Saturday, June 22, 2024

Time for political parties to rediscover themselves, reposition for an inclusive India, rejuvenated Republic: 15 propositions

(Second and last part)

It is time political parties recall that they exist to facilitate a representative form of govt. as trustees for a govt. of, by and for the people.  It was with such a premise they were recognised at the outset by the Election Commission of India.(ECI). The Republic survives and sustains to the extent political parties uphold the basic premise of “we, the people.”  But over these seventy years political parties have gone much beyond as if they are an end in themselves without coming under any specific jurisdiction  and checks and balances framework. 

This was what Mahatma Gandhi envisioned  and suggested that the Congress party better convert itself into a service organisation rather than continuing as a party with command and control outlook. Instead of taking cognisance of Gandhi’s wisdom we have come a long way and ended up with more political parties taking to super power culture and becoming the final arbitrators of the priorities and future of the country.

It is time for political parties to rediscover themselves and reposition in such a way that Republic gets rejuvenated and “we, the people” becomes the prime mover of the nation. That should become the outlook and approach of political parties, instead of a control and command preoccupation. In 2000, the eleven member Constitution Review Commission with justice MN Venkatachaliah  recommended that political parties be brought under a checks and balances regime. Realising the ambiguity about role of parties, even the Law Commission had suggested bringing political parties under legal jurisdiction.

Also Read : TSK calls for legislation to regulate political parties

Parties too are a pillar

I have been advocating for some years that the state should be viewed as of six pillars instead of consists of three (judiciary, executive and legeslative).  While the media is already viewed as the forth pillar for long, we now need to view the civil society as the fifth and the political parties as the sixth. And an equilibrium between these six pillars is what should constitute the State, each with responsibilities and accountabilities. But political parties, without coming under any such regime, have acquired command over every other systems and institutions.

Also Read : We, the parties…

Bring party Constitution to centre stage

Despite constitutional silence, political parties have become super power centers and final arbiters of public policies, priorities and futures and dictating the model of representation as it suits them.  It is high time that all such suggestions are heeded and taken cognizance of.  More specifically, political parties should take a relook at their own party constitution submitted to ECI years ago and resubmit with updates. ECI should call for that and give time for this until end 2021. Party functionaries should thereafter confine to  that document submitted to ECI.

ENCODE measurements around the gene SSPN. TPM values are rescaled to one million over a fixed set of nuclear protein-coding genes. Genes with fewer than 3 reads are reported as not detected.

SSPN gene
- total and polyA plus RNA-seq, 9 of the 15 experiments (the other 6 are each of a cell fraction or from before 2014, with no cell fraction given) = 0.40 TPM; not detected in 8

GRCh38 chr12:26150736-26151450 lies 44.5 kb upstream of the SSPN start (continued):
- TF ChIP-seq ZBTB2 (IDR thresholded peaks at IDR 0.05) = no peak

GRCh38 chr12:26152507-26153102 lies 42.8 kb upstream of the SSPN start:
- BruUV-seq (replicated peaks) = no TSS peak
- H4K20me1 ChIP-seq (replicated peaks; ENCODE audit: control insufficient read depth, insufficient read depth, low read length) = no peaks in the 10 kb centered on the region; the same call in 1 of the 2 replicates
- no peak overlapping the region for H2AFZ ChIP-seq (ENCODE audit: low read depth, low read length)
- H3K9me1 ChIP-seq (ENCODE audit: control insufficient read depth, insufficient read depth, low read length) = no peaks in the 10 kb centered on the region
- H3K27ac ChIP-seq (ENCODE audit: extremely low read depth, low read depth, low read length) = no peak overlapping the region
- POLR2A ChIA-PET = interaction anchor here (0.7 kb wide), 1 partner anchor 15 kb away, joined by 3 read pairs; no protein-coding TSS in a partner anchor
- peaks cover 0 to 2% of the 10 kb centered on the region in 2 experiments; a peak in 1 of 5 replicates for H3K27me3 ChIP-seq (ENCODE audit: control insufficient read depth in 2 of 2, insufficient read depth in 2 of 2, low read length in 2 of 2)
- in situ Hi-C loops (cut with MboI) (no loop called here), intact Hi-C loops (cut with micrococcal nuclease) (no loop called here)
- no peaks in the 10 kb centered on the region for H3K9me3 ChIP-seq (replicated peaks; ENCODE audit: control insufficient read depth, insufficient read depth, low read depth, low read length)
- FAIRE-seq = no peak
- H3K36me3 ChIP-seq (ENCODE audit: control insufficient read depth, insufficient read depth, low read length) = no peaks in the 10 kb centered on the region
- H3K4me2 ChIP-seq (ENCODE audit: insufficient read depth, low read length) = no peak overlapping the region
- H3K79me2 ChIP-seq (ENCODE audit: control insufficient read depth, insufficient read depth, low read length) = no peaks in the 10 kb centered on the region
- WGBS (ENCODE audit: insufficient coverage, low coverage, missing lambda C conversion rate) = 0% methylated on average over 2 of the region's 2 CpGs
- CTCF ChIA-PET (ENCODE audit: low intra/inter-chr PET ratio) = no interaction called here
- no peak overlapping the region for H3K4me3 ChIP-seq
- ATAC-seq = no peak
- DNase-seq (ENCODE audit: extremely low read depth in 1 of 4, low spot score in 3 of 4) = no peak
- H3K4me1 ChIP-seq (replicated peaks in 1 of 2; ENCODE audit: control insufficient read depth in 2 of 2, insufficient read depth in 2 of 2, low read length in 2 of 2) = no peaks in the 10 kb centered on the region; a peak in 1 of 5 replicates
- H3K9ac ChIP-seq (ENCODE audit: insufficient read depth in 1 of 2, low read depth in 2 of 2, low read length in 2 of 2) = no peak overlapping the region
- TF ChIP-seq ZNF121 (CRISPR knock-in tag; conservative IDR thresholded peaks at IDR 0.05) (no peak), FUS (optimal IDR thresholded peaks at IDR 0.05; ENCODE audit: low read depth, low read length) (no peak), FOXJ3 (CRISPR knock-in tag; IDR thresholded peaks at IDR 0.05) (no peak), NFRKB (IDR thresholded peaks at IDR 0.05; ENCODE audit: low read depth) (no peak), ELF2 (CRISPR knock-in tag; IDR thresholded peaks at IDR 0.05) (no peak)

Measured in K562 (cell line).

Partyless polls for local bodies

Political parties should come together and liberate local governance  from party based elections with symbols even if the contestants at that level have party affiliations. Work together culture of political parties is even more essential at local levels. And party based elections cannot assure such culture.

Why continue with the whip

Whip system has outlived in legislatures.  Without limiting its relevance representative form cannot   be retrieved. Those elected to legislative bodies take oath as individual members, not as affiliates of any political party. At the most whip could prevail in contexts of survival of govts. Change of party on whose symbol the member got elected should forthwith disqualify the member for the rest of the period of that House.

Also Read : Can a centralised education policy empower people?

Avail RTI

Why political parties should deprive themselves from benefiting from a wonder they had themselves come up with two decades ago. That is the Right to Information Act (RTI). Contrary to apprehensions, RTI could help parties to revive themselves. They could exempt from the Act certain functions to do with electoral strategies. It is time for them to reassess pros and cons of transparency specific to their consolidation and future prospects. Sue motto information and initiatives should become hallmark of parties, including on funding of the party. And declaration of any conflict of interest should be fundamental to contest in an election.

Abide by the model codes

Election codes are devised by political parties themselves with an understaffing to abide by. They could modify when any particular provision of the code becomes a stumbling block to the fundamentals of free, fair and transparency in elections. Parties and their nominated candidates should adhere to codes as a compulsion. And parties should indicate rational for nomination of their candidates.

It is time to give up poll symbols

Poll symbols had helped the electoral democracy take roots.  But it is time now to reconsider their relevance. Symbols perpetuate the grip of political parties on the electorate at the cost of merit of individual contestants and interests of individual constituencies. Also, as we gear up for e-voting, we should give up symbols.  The country has come a long way.